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This is a beginner's question on what exactly is a tensor product, in laymen's term, for a beginner who has just learned basic group theory and basic ring theory.

I do understand from wikipedia that in some cases, the tensor product is an outer product, which takes two vectors, say $\textbf{u}$ and $\textbf{v}$, and outputs a matrix $\textbf{uv}^T$. ($\textbf{u}$ being a $m\times 1$ column vector and $\textbf{v}$ being a $n\times 1$ column vector)

How about more general cases of tensor products, e.g. in the context of quantum groups?

Sincere thanks.

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What kinds of objects are you taking the tensor product of? – Alex Becker May 13 '12 at 7:21
Look at this – Ehsan M. Kermani May 13 '12 at 7:24
+1 for ehsanmo's fantastic link. The explanations there are due to Timothy Gowers, a Fields medalist and one of the outstanding mathematicians of this century (the linked page modestly does not mention the author !) – Georges Elencwajg May 13 '12 at 7:48
I would add to the list of references two expository articles on the tensor product by Keith Conrad. The link to the web page containing all his expository stuff is They are a great resource for algebra. The relevant articles are under the section titled Linear/ Multilinear Algebra. – Rankeya May 13 '12 at 15:06
As a believer in simplicity, I've posted what may be the simplest P.O.V. on this question below. Definitely my answer is not the last word though---i.e. there's lots more to know. – Michael Hardy May 13 '12 at 17:50
up vote 17 down vote accepted

If you want to study a mathematical object, whether it is a set, manifold, group, vector space, whatever, it is often fruitful to look at natural collections of functions on that space.

Roughly, the purpose of the tensor product, $\otimes$, is to make the following statement true: $$\text{functions}(X \times Y) = \text{functions}(X)\otimes \text{functions}(Y)$$

The specific details about which spaces of functions to choose depend on the type of mathematical object you are interested in.

Here's a pdf that explains it better than I can,

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The difference between an ordered pair of vectors and a tensor product of two vectors is this:

If you multiply one of the vectors by a scalar and the other by the reciprocal of that scalar, you get a different ordered pair of vectors, but the same tensor product of two vectors.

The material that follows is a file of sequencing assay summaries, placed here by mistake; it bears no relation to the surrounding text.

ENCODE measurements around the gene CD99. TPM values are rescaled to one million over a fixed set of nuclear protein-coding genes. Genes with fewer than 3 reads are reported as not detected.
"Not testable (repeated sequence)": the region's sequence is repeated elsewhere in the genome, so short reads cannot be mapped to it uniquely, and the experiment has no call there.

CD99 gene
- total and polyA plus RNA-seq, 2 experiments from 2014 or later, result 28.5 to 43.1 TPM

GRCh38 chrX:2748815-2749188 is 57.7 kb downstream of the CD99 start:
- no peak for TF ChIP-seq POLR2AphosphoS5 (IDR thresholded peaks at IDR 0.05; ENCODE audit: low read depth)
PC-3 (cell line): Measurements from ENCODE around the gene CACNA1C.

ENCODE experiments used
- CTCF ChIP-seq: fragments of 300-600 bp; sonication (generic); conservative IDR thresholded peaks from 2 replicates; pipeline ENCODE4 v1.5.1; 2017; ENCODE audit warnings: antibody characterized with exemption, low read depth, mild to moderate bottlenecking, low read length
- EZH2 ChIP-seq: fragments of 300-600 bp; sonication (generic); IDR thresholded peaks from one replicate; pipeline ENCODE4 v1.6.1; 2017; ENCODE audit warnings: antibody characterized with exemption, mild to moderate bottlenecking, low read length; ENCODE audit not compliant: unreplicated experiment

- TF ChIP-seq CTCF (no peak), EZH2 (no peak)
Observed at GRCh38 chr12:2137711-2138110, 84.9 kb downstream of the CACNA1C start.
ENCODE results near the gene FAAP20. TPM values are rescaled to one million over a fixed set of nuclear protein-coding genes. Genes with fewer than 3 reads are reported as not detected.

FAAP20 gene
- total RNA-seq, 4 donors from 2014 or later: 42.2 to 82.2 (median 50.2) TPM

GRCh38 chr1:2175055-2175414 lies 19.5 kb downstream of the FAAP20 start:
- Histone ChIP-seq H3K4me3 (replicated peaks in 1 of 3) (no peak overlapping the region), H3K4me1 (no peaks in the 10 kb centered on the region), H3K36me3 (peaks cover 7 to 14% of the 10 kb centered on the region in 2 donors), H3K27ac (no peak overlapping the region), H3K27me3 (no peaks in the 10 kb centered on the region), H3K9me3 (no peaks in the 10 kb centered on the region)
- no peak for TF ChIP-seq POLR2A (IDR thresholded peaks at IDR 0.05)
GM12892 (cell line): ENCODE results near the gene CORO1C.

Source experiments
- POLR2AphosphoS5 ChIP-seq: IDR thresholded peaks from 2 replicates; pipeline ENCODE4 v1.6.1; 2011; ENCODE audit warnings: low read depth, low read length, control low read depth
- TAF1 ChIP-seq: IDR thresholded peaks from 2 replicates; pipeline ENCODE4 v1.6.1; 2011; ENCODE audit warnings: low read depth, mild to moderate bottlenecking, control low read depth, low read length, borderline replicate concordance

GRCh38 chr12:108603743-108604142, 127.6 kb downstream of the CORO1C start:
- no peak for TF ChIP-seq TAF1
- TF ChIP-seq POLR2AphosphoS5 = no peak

Similarly with an ordered triple of vectors and a tensor product of three vectors, etc.

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I've thought along these lines before (tensors are combos of vectors with special rules), but always ran into the same intuitive stumbling block. Why is it that some elements of a tensor space are pure and can be represented as $w=x \otimes y$, whereas others are composite and can only be built from sums of pure tensors? I sort of gave up on thinking of it that way, but maybe you have some insight..? – Nick Alger May 13 '12 at 21:36
I don't have a simple answer to that right now.... Maybe later? – Michael Hardy May 13 '12 at 22:55
There is a simple answer: just think about multivariable polynomials! Let's just look at polynomials in two variables. Some of them are monomials, or more generally products $f(x)g(y)$, but most multivariable polynomials are not of that (separable) form. The theory of polynomials in two variables is more than the theory of things that factor as $f(x)g(y)$. This in fact is a special instance of tensor products, since $F[x] \otimes_F F[y] \cong F[x,y]$ for any field $F$. – KCd May 14 '12 at 8:51
Another point on the subtlety of the phenomenon of tensors that are not pure (elementary, monomial, separable, whatever you want to call them) is that they are show up in the mathematical description of entanglement in quantum mechanics. That is, in QM the combined state space for two quantum systems is a (completed) tensor product of the original two spaces, and trying to wrap your head around entangled states of two particles is the conundrum of trying to wrap your head around the idea that some tensors are not pure. – KCd May 14 '12 at 8:54

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